CEA student members treat Pueblo kids with ‘books for keeps’

Minnequa kids show their books.

Minnequa kids show their new books

The book drive could have placed the donations directly into the Minnequa Elementary School library and done a lot of good. The Title I school in Pueblo doesn’t have a great amount of funding to raise a big book collection. But there’s something special about giving a book to a child to keep that Kelly Gonzalez calls a ‘magical’ experience.

“It’s just awesome that they know, ‘This is my special gift that I got from school,’” says Gonzalez, a student preparing to become a teacher at Colorado State University – Pueblo. “The child will always remember this experience and that will be something special for them when they open up that book and look at it.”

Kelly Gonzalez helps kids make their choice

Kelly Gonzalez helps kids make their choice

Gonzalez and several other members of the Colorado Education Association’s student group at CSU-Pueblo collected more than 1,000 books for Minnequa Elementary students through community donations. They stayed in the school library for nearly four hours, meeting class after class, helping every child pick out a book to call his or her very own.

“If people are taking time to come out and give them a book, the students will see the importance of having a book,” said student member Ayana Bentley. “If this is the one book they have, maybe they’ll ask their parents for another book. Maybe it will go further down the line than this book just being their one book.”

Owning books at home is a challenge for many Pueblo families, according to Minnequa’s teacher-librarian Kathy Plath.

“The parents don’t have a lot of money to purchase books for their children,” said Plath. “An opportunity like this for them to build their home library is pretty awesome.”

Ayana Bentley offers a book to students

Ayana Bentley offers a book to students

That opportunity, however, caused a fair amount of confusion for the children. Reading a book in the school library is one thing, but taking a book home for keeps is, well, a novel concept for many kids in this community.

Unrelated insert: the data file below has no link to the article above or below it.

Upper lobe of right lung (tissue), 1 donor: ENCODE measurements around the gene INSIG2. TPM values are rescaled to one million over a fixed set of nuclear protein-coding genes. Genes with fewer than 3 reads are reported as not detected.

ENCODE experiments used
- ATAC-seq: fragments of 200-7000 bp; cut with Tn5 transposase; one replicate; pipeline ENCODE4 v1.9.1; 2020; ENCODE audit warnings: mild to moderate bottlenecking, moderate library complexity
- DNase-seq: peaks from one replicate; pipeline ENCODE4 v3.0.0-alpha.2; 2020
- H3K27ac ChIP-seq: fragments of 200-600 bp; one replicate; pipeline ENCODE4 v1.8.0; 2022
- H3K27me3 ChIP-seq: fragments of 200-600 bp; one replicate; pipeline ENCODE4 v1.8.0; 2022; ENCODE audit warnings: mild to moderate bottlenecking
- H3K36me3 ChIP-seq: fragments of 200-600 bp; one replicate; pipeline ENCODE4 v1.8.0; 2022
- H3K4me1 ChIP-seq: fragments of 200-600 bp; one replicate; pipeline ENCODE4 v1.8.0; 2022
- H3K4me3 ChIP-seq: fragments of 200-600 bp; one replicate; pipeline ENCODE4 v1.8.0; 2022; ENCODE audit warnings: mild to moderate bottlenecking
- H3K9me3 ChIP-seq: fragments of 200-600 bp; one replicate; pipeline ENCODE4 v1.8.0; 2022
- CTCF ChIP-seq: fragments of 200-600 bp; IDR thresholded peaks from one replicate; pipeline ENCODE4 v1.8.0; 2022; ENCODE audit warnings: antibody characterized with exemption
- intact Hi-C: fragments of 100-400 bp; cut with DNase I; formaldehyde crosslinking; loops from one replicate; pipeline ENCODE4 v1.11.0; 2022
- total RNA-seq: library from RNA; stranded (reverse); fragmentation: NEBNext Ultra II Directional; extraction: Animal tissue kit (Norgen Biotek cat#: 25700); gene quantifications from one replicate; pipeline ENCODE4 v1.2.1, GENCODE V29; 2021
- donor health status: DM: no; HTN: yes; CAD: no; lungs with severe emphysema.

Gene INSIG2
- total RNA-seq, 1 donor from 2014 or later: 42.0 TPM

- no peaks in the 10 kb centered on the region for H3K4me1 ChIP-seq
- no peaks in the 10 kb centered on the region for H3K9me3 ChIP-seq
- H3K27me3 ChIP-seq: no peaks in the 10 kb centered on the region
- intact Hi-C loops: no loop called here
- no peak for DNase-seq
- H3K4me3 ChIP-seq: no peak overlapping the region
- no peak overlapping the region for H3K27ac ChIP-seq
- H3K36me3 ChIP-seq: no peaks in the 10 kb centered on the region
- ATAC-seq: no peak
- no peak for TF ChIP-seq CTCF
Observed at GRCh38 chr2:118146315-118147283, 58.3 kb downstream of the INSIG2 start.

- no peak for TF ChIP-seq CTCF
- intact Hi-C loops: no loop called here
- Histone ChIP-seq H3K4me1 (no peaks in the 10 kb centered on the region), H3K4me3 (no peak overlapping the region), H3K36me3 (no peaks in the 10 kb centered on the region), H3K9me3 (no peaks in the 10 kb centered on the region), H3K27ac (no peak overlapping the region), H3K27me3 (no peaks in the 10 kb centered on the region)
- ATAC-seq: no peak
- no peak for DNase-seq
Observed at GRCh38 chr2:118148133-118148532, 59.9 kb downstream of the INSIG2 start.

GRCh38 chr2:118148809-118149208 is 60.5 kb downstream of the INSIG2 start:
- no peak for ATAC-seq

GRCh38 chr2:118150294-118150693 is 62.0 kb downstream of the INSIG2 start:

“They’re so shocked about it,” Bentley noticed. “They don’t understand it’s their book.”

“A few of the kids tried to put the books back on the table, because they think they’re going to look at the book, sit down and read it, then put it back,” added Gonzalez. “And we say, ‘No, no, you get to keep the book and take it home.’”

Even though Minnequa teachers wrote the student’s name inside of the book for younger ones, Plath said many kids will still have a hard time believing they get to keep the book.

book9

Plath (center) guides kids to a book table

“I wouldn’t be surprised to see a few of these books come back in my book return slot, with our students thinking that they can’t keep them, but we’ll let them know they can keep these books.”

Plath, a member of Pueblo Education Association and herself a graduate of CSU-Pueblo, was happy to invite the college students into her school.

“When they put together a book drive like this, it’s giving back to the community in a big way and just wonderful to see. And they get hands-on experience with the students and dealing with the students on a personal basis. That’s important too.”

“It was beneficial to see the different reading levels the students were on,” said student member Morgan James as she helped students find their book. “Just because they were in the second grade didn’t mean they were reading on a second grade level, so that was an eye-opener.”

“I just want to say, ‘Oh I think this book is great for you’ and sit and read with the kids, but there’s just not enough time to spend with each individual child,” added Gonzalez. “It’s motivating me to want to come back into their media time and sit and read with the kids.”

Teaching kids is James' career choice

Teaching children is James’ chosen career

Gonzalez also noted the first and second graders were already aware of their reading proficiency and their personal interest in reading, “which lets us know that the teachers are really working with each individual student.”

For James, the experience affirmed her career choice to become a school teacher. “It gets me excited to help kids get excited about reading and learning, which is the whole reason I want to be a teacher. I love seeing them smile.”

Plath loves seeing her students build enthusiasm for reading, and this book delivery supported a larger strategy to get kids hooked on books at an early age.

Student member Elizabeth Wilson came to school as Cat in the Hat

Student member Elizabeth Wilson as Cat in the Hat

“There’s so many other things that vie for their attention – video games, television, many things – so if you can build that excitement for reading early on, it’s been proven that it will stay with them for a good, long time.”

See more photos of CSU-Pueblo student members at Minnequa Elementary in CEA’s flickr set.

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